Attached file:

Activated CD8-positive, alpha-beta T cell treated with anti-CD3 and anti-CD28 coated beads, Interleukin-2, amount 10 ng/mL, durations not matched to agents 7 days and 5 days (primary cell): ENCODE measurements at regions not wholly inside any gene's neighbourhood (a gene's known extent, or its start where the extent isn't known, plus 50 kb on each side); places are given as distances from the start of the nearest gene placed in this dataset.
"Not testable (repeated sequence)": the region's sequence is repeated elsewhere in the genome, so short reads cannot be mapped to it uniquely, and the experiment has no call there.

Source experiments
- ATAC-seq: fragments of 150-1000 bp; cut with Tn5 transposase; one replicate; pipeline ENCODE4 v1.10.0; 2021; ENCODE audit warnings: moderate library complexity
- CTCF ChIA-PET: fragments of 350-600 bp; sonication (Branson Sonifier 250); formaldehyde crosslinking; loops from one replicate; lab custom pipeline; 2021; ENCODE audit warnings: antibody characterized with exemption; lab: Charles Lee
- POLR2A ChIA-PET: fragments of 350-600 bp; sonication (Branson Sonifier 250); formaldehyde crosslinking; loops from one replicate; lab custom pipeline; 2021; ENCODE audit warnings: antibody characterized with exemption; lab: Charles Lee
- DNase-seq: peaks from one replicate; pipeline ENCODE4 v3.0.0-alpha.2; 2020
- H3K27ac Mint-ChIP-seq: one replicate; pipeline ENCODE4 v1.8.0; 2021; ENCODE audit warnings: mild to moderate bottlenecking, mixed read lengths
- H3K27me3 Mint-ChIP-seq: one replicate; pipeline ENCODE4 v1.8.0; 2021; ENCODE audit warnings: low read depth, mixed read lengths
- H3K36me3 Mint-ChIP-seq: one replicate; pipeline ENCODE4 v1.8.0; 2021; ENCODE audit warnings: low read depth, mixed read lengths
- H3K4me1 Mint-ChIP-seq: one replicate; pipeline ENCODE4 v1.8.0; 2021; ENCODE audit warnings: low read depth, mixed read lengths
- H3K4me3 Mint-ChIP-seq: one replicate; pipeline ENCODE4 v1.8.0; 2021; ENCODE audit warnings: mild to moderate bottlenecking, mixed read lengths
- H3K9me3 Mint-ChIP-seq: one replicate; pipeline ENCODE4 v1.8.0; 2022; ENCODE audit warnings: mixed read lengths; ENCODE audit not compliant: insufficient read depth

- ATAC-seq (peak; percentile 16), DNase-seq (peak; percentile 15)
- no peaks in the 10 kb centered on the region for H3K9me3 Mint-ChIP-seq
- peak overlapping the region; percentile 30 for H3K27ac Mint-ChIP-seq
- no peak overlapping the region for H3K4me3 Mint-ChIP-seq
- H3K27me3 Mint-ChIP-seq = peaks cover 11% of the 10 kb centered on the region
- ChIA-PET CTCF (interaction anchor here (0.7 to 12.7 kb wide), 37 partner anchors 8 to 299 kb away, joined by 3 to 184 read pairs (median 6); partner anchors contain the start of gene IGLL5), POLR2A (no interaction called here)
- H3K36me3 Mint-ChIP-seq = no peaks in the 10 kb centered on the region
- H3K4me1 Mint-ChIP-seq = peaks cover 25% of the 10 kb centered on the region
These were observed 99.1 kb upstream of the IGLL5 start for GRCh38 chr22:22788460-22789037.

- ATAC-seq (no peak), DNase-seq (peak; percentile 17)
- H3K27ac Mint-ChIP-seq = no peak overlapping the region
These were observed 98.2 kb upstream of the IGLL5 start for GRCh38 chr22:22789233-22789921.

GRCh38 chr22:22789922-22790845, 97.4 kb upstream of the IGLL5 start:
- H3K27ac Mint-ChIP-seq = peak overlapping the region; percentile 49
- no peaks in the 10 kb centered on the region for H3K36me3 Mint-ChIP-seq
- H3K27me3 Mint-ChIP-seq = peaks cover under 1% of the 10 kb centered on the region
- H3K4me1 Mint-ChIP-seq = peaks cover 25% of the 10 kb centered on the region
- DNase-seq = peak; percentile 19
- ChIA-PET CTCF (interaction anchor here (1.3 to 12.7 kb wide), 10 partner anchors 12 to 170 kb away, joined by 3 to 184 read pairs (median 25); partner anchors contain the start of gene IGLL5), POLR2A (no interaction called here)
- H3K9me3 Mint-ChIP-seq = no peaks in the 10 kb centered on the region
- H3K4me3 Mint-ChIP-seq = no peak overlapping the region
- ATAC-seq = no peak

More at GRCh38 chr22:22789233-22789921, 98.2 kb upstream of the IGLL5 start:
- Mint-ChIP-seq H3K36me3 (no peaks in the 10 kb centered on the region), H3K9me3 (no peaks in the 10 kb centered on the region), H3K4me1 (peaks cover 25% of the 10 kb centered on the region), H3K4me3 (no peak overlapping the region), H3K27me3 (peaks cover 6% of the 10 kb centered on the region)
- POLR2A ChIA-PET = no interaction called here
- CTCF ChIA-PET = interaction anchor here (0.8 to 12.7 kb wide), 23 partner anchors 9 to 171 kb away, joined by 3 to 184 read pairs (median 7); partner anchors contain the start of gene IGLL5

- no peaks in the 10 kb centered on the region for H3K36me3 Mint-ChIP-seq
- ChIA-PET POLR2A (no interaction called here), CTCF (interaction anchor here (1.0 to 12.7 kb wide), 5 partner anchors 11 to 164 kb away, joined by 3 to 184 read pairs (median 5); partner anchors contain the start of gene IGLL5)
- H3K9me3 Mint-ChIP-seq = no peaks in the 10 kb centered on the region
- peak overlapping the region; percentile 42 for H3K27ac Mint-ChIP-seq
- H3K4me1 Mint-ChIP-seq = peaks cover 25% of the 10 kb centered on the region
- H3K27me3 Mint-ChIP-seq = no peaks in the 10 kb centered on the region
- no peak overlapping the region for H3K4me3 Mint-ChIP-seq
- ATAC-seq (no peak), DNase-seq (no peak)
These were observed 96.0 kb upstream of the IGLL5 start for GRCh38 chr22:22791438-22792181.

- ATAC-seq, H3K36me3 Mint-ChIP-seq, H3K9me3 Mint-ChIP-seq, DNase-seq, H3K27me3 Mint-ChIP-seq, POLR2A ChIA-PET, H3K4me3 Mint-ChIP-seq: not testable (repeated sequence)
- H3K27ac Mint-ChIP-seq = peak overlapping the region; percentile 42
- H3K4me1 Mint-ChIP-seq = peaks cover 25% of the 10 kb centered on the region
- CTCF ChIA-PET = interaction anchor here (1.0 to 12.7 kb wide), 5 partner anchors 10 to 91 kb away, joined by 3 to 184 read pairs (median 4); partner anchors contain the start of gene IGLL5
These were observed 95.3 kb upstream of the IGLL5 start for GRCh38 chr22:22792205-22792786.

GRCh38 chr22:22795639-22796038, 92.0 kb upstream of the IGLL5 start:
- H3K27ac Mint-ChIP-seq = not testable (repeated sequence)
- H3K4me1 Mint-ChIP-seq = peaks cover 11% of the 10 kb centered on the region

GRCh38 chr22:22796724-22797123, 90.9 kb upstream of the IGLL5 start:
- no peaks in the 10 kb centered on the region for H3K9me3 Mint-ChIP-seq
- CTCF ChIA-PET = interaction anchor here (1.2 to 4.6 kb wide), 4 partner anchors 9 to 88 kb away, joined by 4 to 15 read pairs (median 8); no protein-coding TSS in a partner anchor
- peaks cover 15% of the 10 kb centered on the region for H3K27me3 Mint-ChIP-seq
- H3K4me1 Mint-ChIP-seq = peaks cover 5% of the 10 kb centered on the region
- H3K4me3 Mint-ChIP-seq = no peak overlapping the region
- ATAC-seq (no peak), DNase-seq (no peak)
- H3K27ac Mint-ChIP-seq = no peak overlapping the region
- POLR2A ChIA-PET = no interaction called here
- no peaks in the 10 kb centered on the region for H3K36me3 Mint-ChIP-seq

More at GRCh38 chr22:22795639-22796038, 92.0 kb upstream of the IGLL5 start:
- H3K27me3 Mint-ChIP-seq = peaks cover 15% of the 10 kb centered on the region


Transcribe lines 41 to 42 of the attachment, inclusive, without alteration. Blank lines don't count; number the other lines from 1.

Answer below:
- ChIA-PET POLR2A (no interaction called here), CTCF (interaction anchor here (1.0 to 12.7 kb wide), 5 partner anchors 11 to 164 kb away, joined by 3 to 184 read pairs (median 5); partner anchors contain the start of gene IGLL5)
- H3K9me3 Mint-ChIP-seq = no peaks in the 10 kb centered on the region